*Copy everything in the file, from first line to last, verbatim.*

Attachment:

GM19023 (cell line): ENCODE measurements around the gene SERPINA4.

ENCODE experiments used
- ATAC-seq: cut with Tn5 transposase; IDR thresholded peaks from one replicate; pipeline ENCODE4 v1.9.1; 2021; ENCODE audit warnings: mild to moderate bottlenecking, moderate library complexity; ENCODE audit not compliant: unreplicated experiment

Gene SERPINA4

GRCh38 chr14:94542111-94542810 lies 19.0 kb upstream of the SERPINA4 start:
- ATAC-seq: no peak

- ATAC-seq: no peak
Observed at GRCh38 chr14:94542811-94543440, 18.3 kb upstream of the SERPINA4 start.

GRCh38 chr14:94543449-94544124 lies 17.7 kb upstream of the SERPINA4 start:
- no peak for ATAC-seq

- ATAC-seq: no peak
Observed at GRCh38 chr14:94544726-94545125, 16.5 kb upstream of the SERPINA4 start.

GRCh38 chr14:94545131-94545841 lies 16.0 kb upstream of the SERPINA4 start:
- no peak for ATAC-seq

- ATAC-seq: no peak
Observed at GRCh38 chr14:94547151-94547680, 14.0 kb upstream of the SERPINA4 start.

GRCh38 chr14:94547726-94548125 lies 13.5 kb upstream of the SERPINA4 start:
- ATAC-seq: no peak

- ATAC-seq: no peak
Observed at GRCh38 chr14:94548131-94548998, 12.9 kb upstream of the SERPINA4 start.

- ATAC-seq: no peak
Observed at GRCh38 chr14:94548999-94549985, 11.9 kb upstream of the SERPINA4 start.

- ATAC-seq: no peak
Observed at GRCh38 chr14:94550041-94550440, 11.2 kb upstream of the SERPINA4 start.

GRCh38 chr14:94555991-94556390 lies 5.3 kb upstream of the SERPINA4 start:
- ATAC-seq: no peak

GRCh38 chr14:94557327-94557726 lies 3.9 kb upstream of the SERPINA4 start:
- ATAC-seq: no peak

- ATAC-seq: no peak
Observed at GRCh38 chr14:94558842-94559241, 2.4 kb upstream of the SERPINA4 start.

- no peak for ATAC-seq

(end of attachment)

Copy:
GM19023 (cell line): ENCODE measurements around the gene SERPINA4.

ENCODE experiments used
- ATAC-seq: cut with Tn5 transposase; IDR thresholded peaks from one replicate; pipeline ENCODE4 v1.9.1; 2021; ENCODE audit warnings: mild to moderate bottlenecking, moderate library complexity; ENCODE audit not compliant: unreplicated experiment

Gene SERPINA4

GRCh38 chr14:94542111-94542810 lies 19.0 kb upstream of the SERPINA4 start:
- ATAC-seq: no peak

- ATAC-seq: no peak
Observed at GRCh38 chr14:94542811-94543440, 18.3 kb upstream of the SERPINA4 start.

GRCh38 chr14:94543449-94544124 lies 17.7 kb upstream of the SERPINA4 start:
- no peak for ATAC-seq

- ATAC-seq: no peak
Observed at GRCh38 chr14:94544726-94545125, 16.5 kb upstream of the SERPINA4 start.

GRCh38 chr14:94545131-94545841 lies 16.0 kb upstream of the SERPINA4 start:
- no peak for ATAC-seq

- ATAC-seq: no peak
Observed at GRCh38 chr14:94547151-94547680, 14.0 kb upstream of the SERPINA4 start.

GRCh38 chr14:94547726-94548125 lies 13.5 kb upstream of the SERPINA4 start:
- ATAC-seq: no peak

- ATAC-seq: no peak
Observed at GRCh38 chr14:94548131-94548998, 12.9 kb upstream of the SERPINA4 start.

- ATAC-seq: no peak
Observed at GRCh38 chr14:94548999-94549985, 11.9 kb upstream of the SERPINA4 start.

- ATAC-seq: no peak
Observed at GRCh38 chr14:94550041-94550440, 11.2 kb upstream of the SERPINA4 start.

GRCh38 chr14:94555991-94556390 lies 5.3 kb upstream of the SERPINA4 start:
- ATAC-seq: no peak

GRCh38 chr14:94557327-94557726 lies 3.9 kb upstream of the SERPINA4 start:
- ATAC-seq: no peak

- ATAC-seq: no peak
Observed at GRCh38 chr14:94558842-94559241, 2.4 kb upstream of the SERPINA4 start.

- no peak for ATAC-seq